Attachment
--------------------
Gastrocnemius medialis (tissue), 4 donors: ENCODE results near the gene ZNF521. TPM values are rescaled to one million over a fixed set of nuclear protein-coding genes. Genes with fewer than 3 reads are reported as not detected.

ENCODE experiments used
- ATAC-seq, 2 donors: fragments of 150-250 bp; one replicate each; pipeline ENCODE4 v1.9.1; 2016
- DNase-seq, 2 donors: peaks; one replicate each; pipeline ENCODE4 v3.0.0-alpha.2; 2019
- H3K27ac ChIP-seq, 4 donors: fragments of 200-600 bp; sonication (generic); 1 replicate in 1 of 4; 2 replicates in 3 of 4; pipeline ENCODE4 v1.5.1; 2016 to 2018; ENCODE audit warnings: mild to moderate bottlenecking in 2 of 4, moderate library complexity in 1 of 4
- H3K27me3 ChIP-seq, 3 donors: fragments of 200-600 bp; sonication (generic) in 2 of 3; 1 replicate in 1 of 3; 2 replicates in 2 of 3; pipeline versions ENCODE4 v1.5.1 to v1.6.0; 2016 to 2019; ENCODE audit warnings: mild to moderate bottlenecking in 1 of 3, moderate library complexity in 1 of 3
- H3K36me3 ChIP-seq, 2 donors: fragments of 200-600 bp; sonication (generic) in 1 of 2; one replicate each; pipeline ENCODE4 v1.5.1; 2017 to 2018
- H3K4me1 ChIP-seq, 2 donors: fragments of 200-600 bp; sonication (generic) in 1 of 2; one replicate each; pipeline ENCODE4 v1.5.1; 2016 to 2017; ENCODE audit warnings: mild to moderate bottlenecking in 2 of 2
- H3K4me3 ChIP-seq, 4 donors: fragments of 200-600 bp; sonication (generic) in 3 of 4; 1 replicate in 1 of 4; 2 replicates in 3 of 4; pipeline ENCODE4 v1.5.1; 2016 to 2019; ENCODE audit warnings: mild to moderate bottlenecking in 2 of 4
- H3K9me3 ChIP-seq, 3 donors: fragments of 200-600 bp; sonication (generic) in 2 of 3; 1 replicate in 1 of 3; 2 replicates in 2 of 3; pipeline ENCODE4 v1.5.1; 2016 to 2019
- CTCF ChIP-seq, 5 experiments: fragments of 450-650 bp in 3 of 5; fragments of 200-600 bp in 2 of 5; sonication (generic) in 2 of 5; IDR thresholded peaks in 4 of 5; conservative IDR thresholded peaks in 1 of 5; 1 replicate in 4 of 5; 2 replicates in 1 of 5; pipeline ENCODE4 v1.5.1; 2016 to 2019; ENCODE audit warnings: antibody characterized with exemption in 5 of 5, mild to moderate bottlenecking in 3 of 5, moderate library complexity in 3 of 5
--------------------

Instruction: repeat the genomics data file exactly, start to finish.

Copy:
Gastrocnemius medialis (tissue), 4 donors: ENCODE results near the gene ZNF521. TPM values are rescaled to one million over a fixed set of nuclear protein-coding genes. Genes with fewer than 3 reads are reported as not detected.

ENCODE experiments used
- ATAC-seq, 2 donors: fragments of 150-250 bp; one replicate each; pipeline ENCODE4 v1.9.1; 2016
- DNase-seq, 2 donors: peaks; one replicate each; pipeline ENCODE4 v3.0.0-alpha.2; 2019
- H3K27ac ChIP-seq, 4 donors: fragments of 200-600 bp; sonication (generic); 1 replicate in 1 of 4; 2 replicates in 3 of 4; pipeline ENCODE4 v1.5.1; 2016 to 2018; ENCODE audit warnings: mild to moderate bottlenecking in 2 of 4, moderate library complexity in 1 of 4
- H3K27me3 ChIP-seq, 3 donors: fragments of 200-600 bp; sonication (generic) in 2 of 3; 1 replicate in 1 of 3; 2 replicates in 2 of 3; pipeline versions ENCODE4 v1.5.1 to v1.6.0; 2016 to 2019; ENCODE audit warnings: mild to moderate bottlenecking in 1 of 3, moderate library complexity in 1 of 3
- H3K36me3 ChIP-seq, 2 donors: fragments of 200-600 bp; sonication (generic) in 1 of 2; one replicate each; pipeline ENCODE4 v1.5.1; 2017 to 2018
- H3K4me1 ChIP-seq, 2 donors: fragments of 200-600 bp; sonication (generic) in 1 of 2; one replicate each; pipeline ENCODE4 v1.5.1; 2016 to 2017; ENCODE audit warnings: mild to moderate bottlenecking in 2 of 2
- H3K4me3 ChIP-seq, 4 donors: fragments of 200-600 bp; sonication (generic) in 3 of 4; 1 replicate in 1 of 4; 2 replicates in 3 of 4; pipeline ENCODE4 v1.5.1; 2016 to 2019; ENCODE audit warnings: mild to moderate bottlenecking in 2 of 4
- H3K9me3 ChIP-seq, 3 donors: fragments of 200-600 bp; sonication (generic) in 2 of 3; 1 replicate in 1 of 3; 2 replicates in 2 of 3; pipeline ENCODE4 v1.5.1; 2016 to 2019
- CTCF ChIP-seq, 5 experiments: fragments of 450-650 bp in 3 of 5; fragments of 200-600 bp in 2 of 5; sonication (generic) in 2 of 5; IDR thresholded peaks in 4 of 5; conservative IDR thresholded peaks in 1 of 5; 1 replicate in 4 of 5; 2 replicates in 1 of 5; pipeline ENCODE4 v1.5.1; 2016 to 2019; ENCODE audit warnings: antibody characterized with exemption in 5 of 5, mild to moderate bottlenecking in 3 of 5, moderate library complexity in 3 of 5